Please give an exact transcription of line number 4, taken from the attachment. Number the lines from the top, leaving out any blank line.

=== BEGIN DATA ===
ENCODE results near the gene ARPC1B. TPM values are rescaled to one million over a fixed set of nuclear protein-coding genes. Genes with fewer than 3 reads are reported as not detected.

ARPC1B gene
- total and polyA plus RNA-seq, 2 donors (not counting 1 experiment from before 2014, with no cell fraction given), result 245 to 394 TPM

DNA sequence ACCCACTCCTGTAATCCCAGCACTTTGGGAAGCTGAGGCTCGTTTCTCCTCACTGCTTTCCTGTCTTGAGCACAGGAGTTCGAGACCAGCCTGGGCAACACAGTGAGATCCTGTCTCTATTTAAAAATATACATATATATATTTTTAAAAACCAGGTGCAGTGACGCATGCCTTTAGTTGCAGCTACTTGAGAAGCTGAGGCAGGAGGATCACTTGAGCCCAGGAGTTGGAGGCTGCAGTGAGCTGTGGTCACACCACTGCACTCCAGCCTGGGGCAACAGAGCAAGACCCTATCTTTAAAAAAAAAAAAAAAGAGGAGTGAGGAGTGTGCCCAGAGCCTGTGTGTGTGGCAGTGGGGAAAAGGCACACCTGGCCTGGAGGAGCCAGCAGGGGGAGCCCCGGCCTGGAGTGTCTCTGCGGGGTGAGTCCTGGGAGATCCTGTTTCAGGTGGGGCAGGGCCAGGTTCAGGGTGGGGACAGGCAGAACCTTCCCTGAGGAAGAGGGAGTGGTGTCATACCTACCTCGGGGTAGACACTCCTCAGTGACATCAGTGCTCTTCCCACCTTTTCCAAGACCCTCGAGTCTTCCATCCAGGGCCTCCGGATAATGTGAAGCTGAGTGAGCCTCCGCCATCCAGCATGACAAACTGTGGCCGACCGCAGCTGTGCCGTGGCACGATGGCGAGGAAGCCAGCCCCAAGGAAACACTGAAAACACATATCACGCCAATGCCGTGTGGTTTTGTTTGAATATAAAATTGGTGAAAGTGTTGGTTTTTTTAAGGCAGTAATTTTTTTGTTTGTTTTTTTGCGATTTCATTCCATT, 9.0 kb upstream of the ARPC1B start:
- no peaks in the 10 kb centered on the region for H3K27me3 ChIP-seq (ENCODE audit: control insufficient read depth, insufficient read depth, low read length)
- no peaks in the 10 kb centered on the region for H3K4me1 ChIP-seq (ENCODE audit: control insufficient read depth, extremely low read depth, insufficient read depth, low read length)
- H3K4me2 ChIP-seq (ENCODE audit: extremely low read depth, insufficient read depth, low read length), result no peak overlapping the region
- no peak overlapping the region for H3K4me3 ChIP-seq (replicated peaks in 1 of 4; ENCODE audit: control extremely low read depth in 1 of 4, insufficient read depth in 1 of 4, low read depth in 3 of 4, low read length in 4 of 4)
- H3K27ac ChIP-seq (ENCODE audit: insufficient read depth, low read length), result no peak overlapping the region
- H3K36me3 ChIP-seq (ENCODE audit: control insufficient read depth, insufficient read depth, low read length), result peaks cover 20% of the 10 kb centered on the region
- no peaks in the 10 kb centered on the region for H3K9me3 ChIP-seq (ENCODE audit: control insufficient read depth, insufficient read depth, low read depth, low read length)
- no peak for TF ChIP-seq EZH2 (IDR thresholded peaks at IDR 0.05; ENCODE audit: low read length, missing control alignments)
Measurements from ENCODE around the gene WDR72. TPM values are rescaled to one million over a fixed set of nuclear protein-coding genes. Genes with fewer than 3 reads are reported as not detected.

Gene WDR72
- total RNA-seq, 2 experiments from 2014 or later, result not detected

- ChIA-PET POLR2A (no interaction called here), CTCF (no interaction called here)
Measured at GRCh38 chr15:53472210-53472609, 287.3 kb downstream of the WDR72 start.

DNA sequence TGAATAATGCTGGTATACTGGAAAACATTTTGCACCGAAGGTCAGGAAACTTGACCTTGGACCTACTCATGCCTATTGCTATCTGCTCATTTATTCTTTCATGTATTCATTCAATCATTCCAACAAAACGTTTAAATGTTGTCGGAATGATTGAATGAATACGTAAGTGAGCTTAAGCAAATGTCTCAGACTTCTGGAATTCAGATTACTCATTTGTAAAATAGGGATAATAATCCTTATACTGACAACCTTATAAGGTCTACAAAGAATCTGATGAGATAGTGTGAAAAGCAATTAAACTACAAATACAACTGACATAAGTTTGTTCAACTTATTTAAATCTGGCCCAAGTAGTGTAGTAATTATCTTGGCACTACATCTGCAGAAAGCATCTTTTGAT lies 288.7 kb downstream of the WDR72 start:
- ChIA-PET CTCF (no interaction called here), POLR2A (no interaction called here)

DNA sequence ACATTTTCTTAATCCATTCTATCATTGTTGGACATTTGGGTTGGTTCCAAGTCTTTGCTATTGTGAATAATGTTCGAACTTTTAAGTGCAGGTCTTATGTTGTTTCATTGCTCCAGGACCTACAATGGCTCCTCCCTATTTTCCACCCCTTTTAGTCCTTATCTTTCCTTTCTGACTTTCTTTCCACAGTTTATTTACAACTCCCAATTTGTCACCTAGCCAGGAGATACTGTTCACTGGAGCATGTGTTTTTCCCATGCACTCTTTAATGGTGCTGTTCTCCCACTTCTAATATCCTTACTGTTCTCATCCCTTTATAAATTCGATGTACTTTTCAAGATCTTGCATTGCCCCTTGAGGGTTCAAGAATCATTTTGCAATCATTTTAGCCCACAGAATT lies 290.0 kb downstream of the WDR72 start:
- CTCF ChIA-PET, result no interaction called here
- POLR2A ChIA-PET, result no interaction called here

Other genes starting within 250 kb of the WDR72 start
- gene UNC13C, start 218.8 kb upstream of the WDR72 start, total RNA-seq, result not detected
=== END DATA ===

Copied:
DNA sequence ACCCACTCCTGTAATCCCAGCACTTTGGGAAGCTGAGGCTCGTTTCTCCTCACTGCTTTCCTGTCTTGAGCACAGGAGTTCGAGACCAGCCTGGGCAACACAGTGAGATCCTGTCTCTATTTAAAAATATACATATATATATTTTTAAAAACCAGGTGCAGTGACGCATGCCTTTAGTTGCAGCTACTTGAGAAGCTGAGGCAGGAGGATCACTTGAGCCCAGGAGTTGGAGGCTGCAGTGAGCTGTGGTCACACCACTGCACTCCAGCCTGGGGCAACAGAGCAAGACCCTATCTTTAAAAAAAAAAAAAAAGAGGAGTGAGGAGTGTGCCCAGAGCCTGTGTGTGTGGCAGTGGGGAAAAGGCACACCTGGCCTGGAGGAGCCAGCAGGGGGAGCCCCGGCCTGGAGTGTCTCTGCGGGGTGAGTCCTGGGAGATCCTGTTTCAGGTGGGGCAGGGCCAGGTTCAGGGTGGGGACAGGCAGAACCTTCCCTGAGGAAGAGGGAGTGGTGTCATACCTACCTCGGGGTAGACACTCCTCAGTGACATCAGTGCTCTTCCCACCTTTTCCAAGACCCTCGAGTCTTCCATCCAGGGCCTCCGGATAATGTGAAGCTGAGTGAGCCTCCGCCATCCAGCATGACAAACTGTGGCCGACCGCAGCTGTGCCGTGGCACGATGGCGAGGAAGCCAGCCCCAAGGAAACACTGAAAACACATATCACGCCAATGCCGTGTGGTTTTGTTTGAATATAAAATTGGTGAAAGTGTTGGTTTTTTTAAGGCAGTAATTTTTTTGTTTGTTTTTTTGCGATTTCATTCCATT, 9.0 kb upstream of the ARPC1B start: